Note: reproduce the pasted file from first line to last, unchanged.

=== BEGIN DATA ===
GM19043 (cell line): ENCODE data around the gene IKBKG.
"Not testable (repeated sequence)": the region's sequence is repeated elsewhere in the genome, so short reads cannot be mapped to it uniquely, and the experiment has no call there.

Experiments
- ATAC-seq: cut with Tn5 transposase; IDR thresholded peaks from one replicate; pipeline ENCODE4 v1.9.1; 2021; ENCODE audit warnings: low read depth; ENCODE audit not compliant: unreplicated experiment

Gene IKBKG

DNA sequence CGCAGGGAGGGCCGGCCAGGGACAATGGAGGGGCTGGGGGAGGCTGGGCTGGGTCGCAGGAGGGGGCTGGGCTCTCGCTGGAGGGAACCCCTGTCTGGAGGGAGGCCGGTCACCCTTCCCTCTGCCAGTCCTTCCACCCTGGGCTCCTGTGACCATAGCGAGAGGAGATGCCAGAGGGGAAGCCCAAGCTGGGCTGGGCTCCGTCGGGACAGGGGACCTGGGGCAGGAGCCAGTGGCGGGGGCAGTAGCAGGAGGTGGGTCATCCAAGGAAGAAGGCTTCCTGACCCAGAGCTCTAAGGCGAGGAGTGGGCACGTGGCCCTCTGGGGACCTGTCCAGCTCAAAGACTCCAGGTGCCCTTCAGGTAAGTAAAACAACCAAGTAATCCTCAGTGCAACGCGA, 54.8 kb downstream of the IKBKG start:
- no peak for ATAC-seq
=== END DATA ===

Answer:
GM19043 (cell line): ENCODE data around the gene IKBKG.
"Not testable (repeated sequence)": the region's sequence is repeated elsewhere in the genome, so short reads cannot be mapped to it uniquely, and the experiment has no call there.

Experiments
- ATAC-seq: cut with Tn5 transposase; IDR thresholded peaks from one replicate; pipeline ENCODE4 v1.9.1; 2021; ENCODE audit warnings: low read depth; ENCODE audit not compliant: unreplicated experiment

Gene IKBKG

DNA sequence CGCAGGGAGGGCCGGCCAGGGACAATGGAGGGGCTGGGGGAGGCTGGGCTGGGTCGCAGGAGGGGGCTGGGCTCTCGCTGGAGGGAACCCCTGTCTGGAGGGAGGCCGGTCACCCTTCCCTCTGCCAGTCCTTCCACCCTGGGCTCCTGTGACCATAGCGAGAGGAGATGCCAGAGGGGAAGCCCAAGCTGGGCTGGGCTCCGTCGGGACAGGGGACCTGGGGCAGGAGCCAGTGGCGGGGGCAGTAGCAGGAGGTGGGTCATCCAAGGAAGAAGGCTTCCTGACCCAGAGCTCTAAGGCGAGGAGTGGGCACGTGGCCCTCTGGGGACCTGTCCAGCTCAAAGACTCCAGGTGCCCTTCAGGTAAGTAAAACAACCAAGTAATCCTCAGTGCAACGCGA, 54.8 kb downstream of the IKBKG start:
- no peak for ATAC-seq